Species Details

Caripeta divisata

University of Alberta E.H. Strickland Entomological Museum Read more about this collection »

Common NameTwin-spot Girdle, Gray Spruce Looper SeasonalityFlies in spring and early summer, peaking from mid June to early July. IdentificationA relatively large geometrid with a broad, jagged median band on the forewing and a large white discal spot. Ground colour white with heavy dark brown speckling, median band bordered with white. Hindwing pale grey-white with lighter dusting of fine brown striations or speckles. Other Alberta Caripeta have much smoother median band borders and lack the speckled forewing appearance. Epirranthis substriataria is somewhat similar, but flies in early spring usually lacks the large, conspicuous white discal spot, and the median area is not darkened to form a broad band.

Scientific Name Caripeta divisata Common Name Twin-spot Girdle, Gray Spruce Looper Habitat Coniferous and mixedwood forests and woodlands. Seasonality Flies in spring and early summer, peaking from mid June to early July. Identification
A relatively large geometrid with a broad, jagged median band on the forewing and a large white discal spot. Ground colour white with heavy dark brown speckling, median band bordered with white. Hindwing pale…
A relatively large geometrid with a broad, jagged median band on the forewing and a large white discal spot. Ground colour white with heavy dark brown speckling, median band bordered with white. Hindwing pale grey-white with lighter dusting of fine brown striations or speckles. Other Alberta Caripeta have much smoother median band borders and lack the speckled forewing appearance. Epirranthis substriataria is somewhat similar, but flies in early spring usually lacks the large, conspicuous white discal spot, and the median area is not darkened to form a broad band.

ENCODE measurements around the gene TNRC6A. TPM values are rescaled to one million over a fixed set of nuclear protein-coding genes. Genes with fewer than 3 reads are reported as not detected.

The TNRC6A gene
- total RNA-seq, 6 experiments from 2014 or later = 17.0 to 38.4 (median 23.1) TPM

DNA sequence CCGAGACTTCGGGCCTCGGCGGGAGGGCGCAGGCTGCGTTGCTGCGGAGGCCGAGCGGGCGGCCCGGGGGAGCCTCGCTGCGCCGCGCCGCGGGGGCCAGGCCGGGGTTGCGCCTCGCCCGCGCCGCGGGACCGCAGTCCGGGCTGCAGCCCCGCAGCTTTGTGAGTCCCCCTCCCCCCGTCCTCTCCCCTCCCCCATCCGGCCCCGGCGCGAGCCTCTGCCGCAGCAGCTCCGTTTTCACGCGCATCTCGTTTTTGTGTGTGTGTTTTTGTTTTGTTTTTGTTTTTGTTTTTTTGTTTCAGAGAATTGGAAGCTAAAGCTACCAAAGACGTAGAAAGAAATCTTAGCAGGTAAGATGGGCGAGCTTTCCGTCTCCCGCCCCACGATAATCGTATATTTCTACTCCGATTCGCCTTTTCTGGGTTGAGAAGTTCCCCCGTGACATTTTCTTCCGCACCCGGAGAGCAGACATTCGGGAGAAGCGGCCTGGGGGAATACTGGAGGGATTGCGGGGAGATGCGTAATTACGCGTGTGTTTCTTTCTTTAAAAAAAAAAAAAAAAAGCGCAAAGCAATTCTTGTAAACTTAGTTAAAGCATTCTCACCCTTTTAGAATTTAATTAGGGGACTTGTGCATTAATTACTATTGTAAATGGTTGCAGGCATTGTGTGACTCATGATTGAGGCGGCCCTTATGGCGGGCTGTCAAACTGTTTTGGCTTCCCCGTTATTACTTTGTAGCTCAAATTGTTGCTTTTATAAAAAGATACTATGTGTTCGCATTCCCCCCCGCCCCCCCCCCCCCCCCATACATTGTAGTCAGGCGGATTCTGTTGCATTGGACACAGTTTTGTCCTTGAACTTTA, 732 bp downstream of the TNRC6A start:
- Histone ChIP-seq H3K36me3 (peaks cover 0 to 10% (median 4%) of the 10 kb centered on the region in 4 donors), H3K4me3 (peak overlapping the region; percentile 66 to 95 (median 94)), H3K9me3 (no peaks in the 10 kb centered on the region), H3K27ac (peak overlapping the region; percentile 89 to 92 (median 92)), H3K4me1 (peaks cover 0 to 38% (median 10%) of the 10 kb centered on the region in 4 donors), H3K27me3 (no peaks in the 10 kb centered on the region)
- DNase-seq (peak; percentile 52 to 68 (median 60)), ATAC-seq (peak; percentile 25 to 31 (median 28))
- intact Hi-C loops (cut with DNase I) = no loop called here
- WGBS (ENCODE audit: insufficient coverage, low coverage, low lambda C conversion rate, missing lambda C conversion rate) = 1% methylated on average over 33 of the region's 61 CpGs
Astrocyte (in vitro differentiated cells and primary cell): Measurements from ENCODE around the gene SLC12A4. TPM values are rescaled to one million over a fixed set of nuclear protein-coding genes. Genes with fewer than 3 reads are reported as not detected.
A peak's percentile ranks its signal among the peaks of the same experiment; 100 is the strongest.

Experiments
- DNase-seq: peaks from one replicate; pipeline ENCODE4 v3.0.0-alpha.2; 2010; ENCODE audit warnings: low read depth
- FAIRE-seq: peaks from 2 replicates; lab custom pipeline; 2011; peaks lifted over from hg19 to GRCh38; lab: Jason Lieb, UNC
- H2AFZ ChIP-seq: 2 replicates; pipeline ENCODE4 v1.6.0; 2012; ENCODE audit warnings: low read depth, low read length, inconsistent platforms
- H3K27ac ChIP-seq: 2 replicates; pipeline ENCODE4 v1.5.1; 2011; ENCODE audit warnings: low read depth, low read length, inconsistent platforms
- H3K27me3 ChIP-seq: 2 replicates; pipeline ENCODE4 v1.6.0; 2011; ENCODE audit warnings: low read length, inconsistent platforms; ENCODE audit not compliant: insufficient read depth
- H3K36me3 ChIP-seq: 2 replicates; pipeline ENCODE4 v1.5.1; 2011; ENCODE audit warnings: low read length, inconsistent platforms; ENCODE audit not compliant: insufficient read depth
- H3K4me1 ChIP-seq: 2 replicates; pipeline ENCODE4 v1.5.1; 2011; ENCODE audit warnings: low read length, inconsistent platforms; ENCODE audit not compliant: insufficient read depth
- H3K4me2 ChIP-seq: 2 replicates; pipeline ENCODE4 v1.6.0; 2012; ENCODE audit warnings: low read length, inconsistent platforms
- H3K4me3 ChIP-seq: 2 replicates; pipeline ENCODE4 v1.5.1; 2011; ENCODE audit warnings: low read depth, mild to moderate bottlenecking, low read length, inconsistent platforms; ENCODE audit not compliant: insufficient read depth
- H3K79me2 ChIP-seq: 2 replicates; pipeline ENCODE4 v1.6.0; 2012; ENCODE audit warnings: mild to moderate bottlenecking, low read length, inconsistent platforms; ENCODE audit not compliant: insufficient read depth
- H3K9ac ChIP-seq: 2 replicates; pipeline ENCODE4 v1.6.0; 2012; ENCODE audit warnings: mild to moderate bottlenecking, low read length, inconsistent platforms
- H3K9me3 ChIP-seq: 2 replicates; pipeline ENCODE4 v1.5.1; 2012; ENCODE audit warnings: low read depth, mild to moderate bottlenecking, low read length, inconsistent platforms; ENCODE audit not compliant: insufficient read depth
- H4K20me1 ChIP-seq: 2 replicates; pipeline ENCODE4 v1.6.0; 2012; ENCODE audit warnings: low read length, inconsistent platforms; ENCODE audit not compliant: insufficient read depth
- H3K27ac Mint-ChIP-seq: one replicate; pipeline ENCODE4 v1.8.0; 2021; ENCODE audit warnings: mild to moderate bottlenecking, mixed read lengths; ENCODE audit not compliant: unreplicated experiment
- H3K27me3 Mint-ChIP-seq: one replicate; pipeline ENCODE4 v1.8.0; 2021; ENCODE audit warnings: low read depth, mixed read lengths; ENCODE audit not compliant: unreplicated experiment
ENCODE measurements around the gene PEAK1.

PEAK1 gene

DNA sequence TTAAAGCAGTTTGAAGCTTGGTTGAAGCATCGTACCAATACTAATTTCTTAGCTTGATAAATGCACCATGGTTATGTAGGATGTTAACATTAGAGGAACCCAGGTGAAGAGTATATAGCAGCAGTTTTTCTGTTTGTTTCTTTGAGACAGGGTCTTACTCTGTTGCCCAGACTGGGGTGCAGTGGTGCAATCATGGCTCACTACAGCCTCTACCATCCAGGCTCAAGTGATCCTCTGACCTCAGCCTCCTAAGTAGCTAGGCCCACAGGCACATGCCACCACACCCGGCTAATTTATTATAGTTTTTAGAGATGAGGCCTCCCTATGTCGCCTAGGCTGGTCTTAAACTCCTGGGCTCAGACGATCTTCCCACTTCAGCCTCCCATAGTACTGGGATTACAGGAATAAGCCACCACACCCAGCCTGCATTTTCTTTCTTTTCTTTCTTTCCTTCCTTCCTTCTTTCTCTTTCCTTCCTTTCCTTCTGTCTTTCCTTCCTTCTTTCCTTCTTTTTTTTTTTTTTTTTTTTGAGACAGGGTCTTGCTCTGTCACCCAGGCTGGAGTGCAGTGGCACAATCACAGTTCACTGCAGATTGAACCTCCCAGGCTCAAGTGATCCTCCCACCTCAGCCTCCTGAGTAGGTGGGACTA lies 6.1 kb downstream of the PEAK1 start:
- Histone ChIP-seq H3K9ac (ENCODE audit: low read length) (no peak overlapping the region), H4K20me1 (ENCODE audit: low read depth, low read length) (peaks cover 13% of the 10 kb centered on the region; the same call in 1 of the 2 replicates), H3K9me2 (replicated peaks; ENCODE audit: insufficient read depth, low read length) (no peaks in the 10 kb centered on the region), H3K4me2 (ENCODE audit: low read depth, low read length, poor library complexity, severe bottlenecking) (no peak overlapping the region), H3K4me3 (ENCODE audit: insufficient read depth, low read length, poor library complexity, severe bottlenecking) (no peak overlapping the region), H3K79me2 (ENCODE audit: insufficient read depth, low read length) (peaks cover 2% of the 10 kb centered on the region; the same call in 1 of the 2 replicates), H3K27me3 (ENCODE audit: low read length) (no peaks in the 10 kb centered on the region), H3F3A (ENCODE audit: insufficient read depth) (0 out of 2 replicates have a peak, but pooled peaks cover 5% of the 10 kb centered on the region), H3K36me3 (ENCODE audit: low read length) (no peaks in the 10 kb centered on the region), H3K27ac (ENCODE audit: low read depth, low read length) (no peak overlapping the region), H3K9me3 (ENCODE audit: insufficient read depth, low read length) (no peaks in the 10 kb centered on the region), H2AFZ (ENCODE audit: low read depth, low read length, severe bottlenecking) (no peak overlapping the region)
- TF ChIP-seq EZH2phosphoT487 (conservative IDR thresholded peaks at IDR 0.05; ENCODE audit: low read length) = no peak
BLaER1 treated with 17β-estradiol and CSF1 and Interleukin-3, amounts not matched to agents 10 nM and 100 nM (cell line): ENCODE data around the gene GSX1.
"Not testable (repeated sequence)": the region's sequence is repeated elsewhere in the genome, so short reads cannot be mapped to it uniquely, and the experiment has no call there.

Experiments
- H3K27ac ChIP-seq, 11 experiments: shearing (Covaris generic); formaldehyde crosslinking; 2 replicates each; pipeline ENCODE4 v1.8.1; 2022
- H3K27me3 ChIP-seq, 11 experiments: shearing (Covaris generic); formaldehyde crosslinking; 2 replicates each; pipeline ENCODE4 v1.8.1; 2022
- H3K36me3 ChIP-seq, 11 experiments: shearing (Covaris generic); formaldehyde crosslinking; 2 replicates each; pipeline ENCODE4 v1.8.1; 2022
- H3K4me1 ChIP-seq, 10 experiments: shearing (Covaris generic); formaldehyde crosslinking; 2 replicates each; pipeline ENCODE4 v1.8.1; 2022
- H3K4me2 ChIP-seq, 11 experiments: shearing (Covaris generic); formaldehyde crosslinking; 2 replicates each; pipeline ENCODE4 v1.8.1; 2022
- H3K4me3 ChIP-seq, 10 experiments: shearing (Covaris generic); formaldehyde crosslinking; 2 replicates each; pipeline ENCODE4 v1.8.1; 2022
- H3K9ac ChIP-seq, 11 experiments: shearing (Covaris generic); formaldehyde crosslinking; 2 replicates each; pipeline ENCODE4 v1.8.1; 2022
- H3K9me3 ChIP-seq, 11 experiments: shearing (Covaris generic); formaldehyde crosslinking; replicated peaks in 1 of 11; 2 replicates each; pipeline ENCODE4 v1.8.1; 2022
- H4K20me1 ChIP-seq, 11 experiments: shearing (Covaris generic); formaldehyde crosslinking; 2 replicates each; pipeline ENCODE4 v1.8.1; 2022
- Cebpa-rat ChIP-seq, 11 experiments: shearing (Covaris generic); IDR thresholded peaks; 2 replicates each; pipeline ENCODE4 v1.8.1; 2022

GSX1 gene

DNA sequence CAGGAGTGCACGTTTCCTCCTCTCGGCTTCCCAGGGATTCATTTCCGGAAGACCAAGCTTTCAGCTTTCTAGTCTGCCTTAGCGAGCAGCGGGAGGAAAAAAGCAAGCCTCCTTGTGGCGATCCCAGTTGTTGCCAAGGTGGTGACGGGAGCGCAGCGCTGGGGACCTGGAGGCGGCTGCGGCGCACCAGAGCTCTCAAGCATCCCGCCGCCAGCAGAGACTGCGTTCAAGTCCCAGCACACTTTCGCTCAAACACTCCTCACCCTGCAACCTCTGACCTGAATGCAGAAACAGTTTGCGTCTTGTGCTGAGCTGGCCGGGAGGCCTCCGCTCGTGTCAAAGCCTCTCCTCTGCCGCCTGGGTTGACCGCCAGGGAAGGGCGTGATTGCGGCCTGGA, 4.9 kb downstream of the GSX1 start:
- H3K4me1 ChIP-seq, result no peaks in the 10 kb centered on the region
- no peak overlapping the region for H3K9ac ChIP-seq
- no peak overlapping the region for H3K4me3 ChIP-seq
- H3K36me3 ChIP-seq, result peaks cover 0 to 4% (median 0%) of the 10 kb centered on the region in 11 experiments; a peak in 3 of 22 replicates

Life History
The abdominal segments of the larva are thickened at the distal end, which, in combination with light yellow-brown lateral patches, give them a "bumpy" appearance much like a conifer twig (illustrated in Wagner et al.…
The abdominal segments of the larva are thickened at the distal end, which, in combination with light yellow-brown lateral patches, give them a "bumpy" appearance much like a conifer twig (illustrated in Wagner et al. 2001 and Duncan 2003). Pupae overwinter. The grey forest looper is occasionally a destructive defoliator; outbreaks have occurred near Terrace, BC in 1961 and the west Kootenay area in 1990-91. Hemlock mortality may reach 78% in areas defoliated for two consecutive years (Duncan 2003).
Conservation Not of concern. Diet Info
Most Canadian conifer species have been recorded as larval hosts, the preferred species including hemlock (Tsuga spp.), fir (Abies spp.), Douglas-fir (Pseudotsuga menziesii) and spruce (Picea spp.) (Prentice 1963).
Most Canadian conifer species have been recorded as larval hosts, the preferred species including hemlock (Tsuga spp.), fir (Abies spp.), Douglas-fir (Pseudotsuga menziesii) and spruce (Picea spp.) (Prentice 1963).
Range Found throughout most of temperate North America, wherever conifers grow. Coastal BC east to Nova Scotia and Newfoundland, south to FL (McGuffin 1987).

Citation

Page Citation for Caripeta divisata

Page Citation

"Species Details - Caripeta divisata, University of Alberta E.H. Strickland Entomological Museum." University of Alberta Museums Search Site, https://search.museums.ualberta.ca/g/2-3973. Accessed 04 Jul. 2022.

Taxonomic Hierarchy

Kingdom Animalia Phylum Arthropoda Class Hexapoda Subclass Insecta Order Lepidoptera Suborder Ditrysia Superfamily Geometroidea Family Geometridae Subfamily Ennominae Tribe Ourapterygini Genus Caripeta Species Caripeta divisata
This hierarchy is created from our museum records, it may not always accurately reflect modern taxonomies.

Taxonomic Hierarchy for University of Alberta E.H. Strickland Entomological Museum